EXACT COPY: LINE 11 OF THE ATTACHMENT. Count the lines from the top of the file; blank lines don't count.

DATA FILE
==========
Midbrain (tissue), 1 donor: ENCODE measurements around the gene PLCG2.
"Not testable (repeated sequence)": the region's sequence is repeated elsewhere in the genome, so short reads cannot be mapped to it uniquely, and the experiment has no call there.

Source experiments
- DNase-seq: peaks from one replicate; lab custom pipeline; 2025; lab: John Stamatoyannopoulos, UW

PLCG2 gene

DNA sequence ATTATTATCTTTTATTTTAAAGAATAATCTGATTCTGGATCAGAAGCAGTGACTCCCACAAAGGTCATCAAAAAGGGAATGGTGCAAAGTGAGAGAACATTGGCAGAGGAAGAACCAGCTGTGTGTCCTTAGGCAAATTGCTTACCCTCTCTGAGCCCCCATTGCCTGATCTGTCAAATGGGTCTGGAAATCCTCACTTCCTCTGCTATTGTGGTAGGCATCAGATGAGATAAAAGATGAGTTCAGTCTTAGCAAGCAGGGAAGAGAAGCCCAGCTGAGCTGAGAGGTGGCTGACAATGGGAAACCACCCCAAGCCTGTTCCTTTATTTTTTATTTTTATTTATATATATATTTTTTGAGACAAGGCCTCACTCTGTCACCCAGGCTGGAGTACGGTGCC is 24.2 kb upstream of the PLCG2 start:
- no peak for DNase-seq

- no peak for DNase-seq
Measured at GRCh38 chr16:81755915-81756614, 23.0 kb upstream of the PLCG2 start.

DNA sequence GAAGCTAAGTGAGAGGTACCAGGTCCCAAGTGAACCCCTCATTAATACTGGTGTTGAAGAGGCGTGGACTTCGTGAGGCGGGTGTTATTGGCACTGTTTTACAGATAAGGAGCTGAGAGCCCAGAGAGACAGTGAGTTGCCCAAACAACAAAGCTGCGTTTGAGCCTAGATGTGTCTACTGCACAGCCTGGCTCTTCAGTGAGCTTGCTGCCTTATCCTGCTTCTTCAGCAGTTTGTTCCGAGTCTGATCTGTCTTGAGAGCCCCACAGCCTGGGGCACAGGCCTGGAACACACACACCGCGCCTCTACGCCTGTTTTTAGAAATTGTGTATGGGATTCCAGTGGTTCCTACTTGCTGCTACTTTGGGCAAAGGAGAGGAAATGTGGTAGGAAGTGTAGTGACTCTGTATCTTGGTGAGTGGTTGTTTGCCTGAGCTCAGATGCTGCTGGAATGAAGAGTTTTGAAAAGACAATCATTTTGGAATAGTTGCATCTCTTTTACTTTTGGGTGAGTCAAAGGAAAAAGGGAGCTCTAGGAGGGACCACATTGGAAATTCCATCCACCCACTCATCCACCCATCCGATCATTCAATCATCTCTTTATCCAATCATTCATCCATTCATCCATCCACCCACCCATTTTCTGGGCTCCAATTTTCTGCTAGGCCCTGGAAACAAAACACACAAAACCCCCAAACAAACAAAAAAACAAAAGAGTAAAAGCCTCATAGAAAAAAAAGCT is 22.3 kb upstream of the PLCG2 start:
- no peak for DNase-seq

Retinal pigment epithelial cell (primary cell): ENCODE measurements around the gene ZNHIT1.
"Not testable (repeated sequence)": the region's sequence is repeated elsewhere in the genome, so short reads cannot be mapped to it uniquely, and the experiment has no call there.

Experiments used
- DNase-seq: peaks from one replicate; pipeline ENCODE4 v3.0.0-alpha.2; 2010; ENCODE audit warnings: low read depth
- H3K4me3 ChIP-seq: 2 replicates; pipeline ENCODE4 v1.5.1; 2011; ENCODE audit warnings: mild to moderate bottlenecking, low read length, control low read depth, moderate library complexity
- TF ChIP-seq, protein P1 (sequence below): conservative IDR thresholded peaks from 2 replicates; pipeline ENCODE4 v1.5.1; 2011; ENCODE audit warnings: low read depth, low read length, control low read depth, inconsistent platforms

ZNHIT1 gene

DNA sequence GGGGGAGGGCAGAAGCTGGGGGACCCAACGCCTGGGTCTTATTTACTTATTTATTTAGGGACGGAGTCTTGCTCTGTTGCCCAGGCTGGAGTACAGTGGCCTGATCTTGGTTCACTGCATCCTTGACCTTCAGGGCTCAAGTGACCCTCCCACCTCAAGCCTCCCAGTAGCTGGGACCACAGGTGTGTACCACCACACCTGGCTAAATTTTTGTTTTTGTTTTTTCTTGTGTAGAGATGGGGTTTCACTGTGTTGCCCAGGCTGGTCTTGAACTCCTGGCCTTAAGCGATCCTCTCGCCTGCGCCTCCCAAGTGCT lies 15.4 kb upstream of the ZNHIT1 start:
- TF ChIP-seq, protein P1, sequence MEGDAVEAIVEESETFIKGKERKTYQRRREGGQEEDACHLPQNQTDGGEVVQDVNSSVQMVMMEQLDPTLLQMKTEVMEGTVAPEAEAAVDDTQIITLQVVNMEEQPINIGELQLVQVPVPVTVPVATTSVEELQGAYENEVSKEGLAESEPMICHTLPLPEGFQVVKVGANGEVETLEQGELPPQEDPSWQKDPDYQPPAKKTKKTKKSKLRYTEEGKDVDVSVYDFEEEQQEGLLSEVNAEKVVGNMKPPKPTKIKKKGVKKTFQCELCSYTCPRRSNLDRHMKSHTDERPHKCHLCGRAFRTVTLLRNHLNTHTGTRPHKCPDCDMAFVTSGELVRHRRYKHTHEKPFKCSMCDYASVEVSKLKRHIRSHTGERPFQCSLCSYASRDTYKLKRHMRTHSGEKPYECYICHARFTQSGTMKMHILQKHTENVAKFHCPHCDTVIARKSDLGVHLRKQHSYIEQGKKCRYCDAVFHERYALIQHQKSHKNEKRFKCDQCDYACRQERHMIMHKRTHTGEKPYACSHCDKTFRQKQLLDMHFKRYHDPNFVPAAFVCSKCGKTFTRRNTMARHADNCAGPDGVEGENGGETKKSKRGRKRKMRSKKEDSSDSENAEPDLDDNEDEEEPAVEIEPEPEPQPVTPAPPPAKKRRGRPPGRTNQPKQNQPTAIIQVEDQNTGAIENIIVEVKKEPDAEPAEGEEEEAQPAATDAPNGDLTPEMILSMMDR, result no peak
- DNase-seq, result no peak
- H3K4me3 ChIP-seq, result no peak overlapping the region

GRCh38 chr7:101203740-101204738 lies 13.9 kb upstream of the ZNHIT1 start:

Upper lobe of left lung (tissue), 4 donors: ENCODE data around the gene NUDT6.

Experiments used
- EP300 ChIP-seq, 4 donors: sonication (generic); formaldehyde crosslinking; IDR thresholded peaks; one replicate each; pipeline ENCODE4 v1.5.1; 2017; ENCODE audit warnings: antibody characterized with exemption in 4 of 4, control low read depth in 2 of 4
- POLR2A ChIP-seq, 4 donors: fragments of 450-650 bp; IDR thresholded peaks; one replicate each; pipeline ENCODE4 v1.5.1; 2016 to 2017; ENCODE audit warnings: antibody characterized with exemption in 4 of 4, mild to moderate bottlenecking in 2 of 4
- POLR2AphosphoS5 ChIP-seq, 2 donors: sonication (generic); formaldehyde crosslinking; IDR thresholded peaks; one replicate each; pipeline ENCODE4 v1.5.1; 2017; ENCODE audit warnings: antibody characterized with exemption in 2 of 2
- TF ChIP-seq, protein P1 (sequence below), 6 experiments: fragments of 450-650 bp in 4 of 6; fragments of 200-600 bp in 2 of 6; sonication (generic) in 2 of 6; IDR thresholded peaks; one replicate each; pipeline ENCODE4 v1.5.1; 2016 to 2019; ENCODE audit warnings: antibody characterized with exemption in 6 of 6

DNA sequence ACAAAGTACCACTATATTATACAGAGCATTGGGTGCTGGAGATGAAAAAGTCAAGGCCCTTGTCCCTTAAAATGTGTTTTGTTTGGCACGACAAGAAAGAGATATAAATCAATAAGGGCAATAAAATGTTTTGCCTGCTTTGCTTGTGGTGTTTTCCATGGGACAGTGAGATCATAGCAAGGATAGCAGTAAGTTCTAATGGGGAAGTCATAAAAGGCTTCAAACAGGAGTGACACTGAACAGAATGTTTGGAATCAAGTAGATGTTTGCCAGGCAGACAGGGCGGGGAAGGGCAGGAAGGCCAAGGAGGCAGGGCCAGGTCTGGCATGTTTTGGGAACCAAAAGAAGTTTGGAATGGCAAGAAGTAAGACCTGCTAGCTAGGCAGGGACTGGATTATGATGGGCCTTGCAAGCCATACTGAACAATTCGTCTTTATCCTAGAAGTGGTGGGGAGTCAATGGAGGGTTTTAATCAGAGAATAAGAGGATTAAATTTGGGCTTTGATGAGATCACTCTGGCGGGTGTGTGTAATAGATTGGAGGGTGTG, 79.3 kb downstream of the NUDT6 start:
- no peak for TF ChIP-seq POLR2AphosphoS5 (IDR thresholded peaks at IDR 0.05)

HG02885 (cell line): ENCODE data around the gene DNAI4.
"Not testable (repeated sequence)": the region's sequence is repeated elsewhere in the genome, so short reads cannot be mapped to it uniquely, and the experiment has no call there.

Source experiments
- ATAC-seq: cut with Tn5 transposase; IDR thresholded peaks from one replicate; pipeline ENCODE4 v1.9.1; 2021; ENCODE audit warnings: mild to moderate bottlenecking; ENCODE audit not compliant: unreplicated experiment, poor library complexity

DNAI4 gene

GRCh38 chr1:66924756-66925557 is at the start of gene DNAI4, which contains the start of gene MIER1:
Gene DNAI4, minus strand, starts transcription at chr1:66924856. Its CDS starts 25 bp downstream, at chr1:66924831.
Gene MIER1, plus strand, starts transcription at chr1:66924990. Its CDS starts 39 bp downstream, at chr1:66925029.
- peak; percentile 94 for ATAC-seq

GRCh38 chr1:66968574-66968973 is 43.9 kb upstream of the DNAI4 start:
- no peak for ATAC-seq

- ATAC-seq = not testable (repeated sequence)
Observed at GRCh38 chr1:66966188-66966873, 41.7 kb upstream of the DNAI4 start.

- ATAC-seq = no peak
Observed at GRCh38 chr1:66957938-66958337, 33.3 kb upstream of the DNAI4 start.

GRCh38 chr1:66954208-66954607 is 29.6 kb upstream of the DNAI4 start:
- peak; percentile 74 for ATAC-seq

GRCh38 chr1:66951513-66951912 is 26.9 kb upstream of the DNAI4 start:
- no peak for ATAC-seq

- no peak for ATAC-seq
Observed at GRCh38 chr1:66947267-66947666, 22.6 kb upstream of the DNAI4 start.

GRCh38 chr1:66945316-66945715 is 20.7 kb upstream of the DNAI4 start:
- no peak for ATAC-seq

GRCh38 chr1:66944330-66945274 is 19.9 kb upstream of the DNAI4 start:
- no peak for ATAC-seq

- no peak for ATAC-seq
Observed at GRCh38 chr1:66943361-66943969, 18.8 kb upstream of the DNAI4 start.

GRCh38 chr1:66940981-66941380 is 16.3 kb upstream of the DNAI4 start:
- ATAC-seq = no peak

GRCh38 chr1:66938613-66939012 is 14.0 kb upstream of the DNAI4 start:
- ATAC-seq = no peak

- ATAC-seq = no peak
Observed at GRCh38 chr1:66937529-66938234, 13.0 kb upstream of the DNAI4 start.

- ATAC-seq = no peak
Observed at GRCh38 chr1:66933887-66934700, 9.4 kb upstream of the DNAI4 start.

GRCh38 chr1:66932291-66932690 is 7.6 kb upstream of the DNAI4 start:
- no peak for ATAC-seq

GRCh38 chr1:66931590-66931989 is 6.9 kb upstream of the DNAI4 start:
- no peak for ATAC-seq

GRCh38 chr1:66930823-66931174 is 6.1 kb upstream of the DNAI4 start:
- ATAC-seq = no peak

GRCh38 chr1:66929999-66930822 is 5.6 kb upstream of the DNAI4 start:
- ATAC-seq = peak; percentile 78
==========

- no peak for DNase-seq